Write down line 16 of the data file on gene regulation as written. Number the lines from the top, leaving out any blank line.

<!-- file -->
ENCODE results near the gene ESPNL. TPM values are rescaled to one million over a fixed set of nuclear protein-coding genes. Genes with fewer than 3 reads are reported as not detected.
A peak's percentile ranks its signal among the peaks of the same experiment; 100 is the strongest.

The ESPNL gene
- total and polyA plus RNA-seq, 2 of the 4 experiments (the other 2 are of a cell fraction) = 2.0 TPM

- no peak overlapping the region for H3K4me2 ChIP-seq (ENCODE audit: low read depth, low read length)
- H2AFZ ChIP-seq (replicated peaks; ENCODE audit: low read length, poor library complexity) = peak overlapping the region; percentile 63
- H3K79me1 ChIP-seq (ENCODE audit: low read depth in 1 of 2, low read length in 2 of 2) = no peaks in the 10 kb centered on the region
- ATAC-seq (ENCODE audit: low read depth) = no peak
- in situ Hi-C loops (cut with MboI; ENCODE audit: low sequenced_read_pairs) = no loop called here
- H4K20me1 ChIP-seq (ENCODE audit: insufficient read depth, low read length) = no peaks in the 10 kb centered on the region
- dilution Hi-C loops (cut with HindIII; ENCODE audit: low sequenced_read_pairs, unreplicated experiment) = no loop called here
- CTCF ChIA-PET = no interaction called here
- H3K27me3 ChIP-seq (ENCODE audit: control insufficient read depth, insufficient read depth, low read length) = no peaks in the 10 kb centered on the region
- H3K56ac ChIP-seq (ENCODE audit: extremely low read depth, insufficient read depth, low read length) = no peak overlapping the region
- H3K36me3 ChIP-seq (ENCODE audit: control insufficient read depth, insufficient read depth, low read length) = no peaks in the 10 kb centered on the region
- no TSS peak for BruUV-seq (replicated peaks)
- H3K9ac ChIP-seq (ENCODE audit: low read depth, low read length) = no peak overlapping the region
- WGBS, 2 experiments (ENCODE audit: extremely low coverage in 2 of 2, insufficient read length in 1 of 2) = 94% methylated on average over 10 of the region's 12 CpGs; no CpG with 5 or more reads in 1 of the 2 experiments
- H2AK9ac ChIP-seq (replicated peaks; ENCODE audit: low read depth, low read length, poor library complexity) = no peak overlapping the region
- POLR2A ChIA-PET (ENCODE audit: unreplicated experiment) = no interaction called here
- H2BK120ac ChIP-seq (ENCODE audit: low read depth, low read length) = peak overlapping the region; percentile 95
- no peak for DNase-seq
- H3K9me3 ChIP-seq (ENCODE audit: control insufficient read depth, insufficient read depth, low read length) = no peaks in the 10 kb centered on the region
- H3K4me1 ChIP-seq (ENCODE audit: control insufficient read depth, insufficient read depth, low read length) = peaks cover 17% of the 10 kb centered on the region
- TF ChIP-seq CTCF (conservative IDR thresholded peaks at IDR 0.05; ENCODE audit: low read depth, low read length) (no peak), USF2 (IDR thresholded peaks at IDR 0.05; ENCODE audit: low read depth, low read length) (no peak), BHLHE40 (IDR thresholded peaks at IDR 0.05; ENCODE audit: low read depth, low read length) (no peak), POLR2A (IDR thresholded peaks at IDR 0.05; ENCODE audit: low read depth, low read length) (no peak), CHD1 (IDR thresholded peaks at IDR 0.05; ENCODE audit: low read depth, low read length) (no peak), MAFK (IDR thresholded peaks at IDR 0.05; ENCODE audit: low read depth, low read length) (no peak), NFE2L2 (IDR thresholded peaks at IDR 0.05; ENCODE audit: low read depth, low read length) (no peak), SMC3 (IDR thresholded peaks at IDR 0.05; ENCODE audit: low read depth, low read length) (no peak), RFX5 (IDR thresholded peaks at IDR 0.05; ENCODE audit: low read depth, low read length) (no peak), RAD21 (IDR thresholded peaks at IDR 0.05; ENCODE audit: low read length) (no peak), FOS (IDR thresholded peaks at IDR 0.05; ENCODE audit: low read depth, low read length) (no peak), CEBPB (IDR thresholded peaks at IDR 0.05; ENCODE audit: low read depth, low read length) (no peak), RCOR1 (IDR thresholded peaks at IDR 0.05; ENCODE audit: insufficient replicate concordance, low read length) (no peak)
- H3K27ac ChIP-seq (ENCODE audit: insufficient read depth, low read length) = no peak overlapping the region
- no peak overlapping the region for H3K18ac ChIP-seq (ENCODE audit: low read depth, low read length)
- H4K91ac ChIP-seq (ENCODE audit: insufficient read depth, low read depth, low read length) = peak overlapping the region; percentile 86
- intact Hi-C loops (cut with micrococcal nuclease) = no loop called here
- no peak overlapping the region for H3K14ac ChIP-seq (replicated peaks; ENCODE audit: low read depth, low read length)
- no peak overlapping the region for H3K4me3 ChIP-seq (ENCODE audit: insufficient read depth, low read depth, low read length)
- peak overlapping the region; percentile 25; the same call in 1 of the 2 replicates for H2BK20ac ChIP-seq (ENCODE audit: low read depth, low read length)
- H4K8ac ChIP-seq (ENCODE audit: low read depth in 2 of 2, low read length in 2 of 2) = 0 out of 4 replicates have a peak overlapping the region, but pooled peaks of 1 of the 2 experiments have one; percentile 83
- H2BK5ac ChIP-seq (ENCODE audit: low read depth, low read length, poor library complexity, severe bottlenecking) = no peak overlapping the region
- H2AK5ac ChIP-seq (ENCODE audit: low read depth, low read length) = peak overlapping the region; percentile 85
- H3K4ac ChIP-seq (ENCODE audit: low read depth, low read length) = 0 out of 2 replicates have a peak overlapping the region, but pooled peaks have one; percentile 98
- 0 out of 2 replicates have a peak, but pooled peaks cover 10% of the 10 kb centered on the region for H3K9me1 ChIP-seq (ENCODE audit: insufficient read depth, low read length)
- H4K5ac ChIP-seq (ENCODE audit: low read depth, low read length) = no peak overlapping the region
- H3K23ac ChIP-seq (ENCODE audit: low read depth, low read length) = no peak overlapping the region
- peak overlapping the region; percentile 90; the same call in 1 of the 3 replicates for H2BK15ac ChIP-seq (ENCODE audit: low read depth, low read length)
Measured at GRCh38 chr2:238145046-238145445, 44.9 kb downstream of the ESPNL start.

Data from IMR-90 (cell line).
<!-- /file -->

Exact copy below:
- no TSS peak for BruUV-seq (replicated peaks)